Sarah Brightman - How fare this spot
(aka How fair this place)


Music: Sergei Rachmaninov (1873-1943)
Lyrics: "G. Galina" = Glafira Adol'fovna Galina (1870-1942)

From: La Luna (2000)
and from: La Luna: non-European version (2000) and from: Amalfi: Sarah Brightman love songs (2010).

Further down you can find:
   -   the translation into English
   -   remarks on the title of the song
   -   the pronunciation of the Russian lyrics

Thanks to Christian Wallenborg for informing me that one G. Galina wrote the lyrics (which is not mentioned in the CD-booklet) and that the number of the work is: Op. 21, no. 7.

The librettist "G. Galina" is mentioned in the "Dictionary of Russian Women Writters - Page 191". A nice version of the song with still image and Russian/English lyrics is here on YouTube.

By the way, this is how Sarah's name is spelled in Cyrillic:

[Sarah's name in Cyrillic]

Source of the lyrics: the CD-booklet, converted via TeX into the above inlined image, including the fact that Sarah repeats the last line. In the booklet of the Europen version the words are printed with hyphens between the syllables, but there seems to be no good reason to do that, so I have omitted the hyphens above. In the booklet of the non-European version these hyphens are converted into spaces, which is obviously absolutely wrong!!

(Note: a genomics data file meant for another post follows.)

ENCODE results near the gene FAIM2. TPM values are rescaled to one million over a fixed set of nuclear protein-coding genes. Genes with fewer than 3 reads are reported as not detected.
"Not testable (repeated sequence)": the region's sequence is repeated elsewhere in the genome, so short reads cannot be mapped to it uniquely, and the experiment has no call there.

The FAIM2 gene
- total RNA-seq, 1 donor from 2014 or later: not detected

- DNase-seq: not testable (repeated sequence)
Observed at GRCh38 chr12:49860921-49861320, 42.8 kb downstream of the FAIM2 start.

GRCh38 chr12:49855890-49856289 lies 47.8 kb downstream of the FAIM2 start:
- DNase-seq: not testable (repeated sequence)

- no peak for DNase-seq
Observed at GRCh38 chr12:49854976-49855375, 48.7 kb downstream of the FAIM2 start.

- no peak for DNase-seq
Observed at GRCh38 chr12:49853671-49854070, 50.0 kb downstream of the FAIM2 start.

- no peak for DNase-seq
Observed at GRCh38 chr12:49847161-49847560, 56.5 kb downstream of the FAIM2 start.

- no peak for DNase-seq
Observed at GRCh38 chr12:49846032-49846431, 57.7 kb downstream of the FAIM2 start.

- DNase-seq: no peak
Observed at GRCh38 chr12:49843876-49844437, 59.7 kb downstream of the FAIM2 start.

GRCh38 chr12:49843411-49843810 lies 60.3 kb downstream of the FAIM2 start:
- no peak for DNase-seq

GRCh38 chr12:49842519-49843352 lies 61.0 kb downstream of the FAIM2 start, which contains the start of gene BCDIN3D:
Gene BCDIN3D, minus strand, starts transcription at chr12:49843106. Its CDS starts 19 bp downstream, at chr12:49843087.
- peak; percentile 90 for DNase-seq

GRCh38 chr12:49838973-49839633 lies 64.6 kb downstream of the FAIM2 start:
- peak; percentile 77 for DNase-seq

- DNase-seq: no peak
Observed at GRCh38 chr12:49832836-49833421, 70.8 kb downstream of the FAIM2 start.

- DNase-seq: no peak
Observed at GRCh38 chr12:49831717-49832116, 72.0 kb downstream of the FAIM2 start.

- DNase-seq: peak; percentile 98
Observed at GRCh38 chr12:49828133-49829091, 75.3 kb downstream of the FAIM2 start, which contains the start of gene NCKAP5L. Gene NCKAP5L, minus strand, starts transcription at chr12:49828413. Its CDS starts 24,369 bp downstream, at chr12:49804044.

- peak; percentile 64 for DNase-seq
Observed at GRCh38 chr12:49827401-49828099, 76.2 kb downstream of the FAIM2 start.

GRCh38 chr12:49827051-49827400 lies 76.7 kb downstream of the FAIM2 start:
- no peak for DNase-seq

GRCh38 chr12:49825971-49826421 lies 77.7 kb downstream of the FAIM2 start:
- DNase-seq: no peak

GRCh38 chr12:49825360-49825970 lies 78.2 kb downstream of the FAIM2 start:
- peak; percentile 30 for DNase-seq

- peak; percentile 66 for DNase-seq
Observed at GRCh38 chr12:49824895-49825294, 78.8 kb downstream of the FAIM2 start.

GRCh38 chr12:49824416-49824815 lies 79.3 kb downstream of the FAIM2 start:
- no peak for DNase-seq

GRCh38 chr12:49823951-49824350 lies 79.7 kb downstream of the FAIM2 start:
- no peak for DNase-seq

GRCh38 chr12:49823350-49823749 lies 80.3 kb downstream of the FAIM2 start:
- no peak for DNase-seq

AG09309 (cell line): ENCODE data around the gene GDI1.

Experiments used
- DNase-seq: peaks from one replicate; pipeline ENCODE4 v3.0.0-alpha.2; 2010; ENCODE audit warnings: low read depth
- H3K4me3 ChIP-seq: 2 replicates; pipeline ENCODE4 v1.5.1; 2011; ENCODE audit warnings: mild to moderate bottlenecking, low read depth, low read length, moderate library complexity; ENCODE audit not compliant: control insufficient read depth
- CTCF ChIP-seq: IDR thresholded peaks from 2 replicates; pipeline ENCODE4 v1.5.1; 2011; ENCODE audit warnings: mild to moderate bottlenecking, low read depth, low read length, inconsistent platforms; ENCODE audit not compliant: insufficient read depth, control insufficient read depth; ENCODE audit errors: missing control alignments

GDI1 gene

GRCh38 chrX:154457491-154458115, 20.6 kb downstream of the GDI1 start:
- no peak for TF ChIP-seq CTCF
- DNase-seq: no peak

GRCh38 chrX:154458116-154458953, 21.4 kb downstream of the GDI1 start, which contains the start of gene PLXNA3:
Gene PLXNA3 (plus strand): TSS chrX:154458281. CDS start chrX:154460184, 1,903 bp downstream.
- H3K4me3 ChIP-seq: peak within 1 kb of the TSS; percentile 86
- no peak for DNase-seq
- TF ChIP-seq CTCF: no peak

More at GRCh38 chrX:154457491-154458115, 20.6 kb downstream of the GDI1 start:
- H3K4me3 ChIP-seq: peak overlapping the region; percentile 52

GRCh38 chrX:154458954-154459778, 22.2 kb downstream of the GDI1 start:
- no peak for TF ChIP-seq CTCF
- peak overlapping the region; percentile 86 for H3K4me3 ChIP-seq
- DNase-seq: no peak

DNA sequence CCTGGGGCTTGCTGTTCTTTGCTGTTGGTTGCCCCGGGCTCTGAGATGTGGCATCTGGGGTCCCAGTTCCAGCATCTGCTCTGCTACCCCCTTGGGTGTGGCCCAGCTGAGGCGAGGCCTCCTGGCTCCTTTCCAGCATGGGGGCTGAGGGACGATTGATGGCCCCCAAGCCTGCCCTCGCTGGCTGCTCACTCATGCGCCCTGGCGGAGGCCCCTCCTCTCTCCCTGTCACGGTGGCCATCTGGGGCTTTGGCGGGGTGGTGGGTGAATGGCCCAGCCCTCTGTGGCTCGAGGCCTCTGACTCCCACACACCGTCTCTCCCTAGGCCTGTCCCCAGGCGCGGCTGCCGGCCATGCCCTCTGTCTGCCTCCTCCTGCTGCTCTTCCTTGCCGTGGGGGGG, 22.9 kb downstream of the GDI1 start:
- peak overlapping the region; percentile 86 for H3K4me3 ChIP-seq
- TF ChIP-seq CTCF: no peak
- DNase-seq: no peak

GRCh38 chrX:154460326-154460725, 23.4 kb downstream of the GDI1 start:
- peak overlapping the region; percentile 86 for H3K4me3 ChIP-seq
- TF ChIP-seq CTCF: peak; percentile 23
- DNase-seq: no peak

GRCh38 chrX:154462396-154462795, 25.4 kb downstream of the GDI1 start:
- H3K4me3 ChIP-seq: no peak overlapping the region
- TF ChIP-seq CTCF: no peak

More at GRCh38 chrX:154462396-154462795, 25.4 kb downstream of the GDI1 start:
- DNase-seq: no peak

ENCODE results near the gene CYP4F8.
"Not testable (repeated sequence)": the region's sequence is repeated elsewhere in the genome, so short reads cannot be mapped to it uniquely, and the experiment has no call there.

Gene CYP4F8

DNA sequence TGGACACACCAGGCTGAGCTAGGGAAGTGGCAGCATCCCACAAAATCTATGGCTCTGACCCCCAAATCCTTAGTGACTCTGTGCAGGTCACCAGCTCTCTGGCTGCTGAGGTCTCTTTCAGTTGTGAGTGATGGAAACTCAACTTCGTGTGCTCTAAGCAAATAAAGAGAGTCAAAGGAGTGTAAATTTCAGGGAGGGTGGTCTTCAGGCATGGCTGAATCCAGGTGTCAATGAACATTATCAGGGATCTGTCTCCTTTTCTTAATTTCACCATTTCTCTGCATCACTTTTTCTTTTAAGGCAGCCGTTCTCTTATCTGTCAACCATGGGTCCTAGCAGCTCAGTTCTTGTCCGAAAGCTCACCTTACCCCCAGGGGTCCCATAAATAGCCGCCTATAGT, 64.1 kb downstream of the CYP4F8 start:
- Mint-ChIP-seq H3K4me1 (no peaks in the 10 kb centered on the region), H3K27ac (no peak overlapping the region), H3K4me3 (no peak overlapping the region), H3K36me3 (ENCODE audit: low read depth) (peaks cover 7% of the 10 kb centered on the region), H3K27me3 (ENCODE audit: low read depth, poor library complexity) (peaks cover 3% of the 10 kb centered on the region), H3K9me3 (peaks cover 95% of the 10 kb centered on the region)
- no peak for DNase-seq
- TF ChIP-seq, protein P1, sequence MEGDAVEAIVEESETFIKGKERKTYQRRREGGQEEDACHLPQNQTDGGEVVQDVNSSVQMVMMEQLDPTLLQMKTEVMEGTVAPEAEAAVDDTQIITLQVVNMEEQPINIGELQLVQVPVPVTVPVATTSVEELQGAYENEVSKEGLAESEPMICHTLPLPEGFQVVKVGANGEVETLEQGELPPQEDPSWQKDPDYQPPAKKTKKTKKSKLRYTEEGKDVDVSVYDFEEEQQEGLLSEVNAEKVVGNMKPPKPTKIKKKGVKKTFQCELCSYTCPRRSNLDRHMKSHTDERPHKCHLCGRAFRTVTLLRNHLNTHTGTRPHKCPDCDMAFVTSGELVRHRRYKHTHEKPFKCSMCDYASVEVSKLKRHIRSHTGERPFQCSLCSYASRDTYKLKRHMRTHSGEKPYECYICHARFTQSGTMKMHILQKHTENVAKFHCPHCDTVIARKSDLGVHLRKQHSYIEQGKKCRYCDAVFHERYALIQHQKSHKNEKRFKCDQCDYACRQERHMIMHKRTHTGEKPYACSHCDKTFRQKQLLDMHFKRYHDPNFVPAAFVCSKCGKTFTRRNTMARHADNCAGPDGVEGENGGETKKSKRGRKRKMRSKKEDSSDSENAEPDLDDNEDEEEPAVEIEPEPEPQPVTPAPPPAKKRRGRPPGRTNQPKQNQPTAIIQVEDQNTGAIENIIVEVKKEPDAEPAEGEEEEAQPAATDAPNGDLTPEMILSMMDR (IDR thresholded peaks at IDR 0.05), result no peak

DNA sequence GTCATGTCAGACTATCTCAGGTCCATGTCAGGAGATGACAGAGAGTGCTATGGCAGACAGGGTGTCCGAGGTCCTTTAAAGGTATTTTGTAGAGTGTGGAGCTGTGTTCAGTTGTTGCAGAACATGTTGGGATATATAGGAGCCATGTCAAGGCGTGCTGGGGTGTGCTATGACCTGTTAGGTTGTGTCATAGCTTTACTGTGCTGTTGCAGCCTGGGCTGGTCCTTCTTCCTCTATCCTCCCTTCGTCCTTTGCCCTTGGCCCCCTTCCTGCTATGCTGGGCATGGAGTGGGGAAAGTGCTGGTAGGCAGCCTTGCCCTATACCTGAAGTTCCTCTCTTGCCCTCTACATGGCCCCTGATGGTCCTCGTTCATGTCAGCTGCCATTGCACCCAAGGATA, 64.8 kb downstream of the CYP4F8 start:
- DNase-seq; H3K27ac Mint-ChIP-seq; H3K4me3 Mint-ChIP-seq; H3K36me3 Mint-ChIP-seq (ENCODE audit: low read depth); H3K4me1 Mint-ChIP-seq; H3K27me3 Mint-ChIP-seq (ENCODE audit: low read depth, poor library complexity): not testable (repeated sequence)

The lyrics as scanned from the European version booklet look like this:

[lyrics in booklet] JPEG version of the lyrics (27.1 kb)


Translation into English

The CD-booklet of the European version of La Luna does not give a translation, but with my limited knowledge of Russian and a good Russian-English dictionary I had a go at it myself. And thanks to Yura Spiridonov the translation is now complete and better:

It is beautiful here

It is beautiful here ...
Look, in the distance
The river sparkles like fire,
The meadows stretch out like a coloured carpet,
The clouds are growing white.

There are no people here ...
There is just silence here ...
Only God and I are here.
Flowers, and an old pine tree,
And you, my daydream!

And you, my daydream!

The CD-booklet of the non-European version of La Luna give the following translation (thanks to Loo Jiaming for sending me this).
That translation is a little different from the one I came up, but not too different. Personally I think the above translation is more in agreement with the original, and I do not like the words "the soul of my dream" very much, and so stick to my translation. What I did adapt there, though, is "stretch out" in the fourth line: I had "are lying", but that sounds not so nice, even though it is more correct.

It's so nice here ...

It's so nice here ...
Look, over there in the distance
A river is sparkling with fire,
Meadows stretch out like a multicolored carpet,
And clouds are white.
There are no people here ...
There is silence ...
There is only God and I.
There are flowers and an old pine,
And you, the soul of my dream!


About the title of the song

Actually, the title in Russian in its simplest translation is "Here good", or "Here it is good". But that sounds too plain to me, so I use "It is beautiful here".

The English title "How fare this spot" used on the European release of the CD was a mystery to me, I mean the use of the word "fare" in it: "fare" means the price for a trip by bus and such, or "to get on, to succeed; to experience treatment in a stated way" [Longman's Dictionary of Contemporary English, 1987] and there is no indication that "fare" is an old or poetic spelling of "fair", which would have made sense to me.

Geoffrey Kidd explained the meaning of "fare" in the English title when he wrote: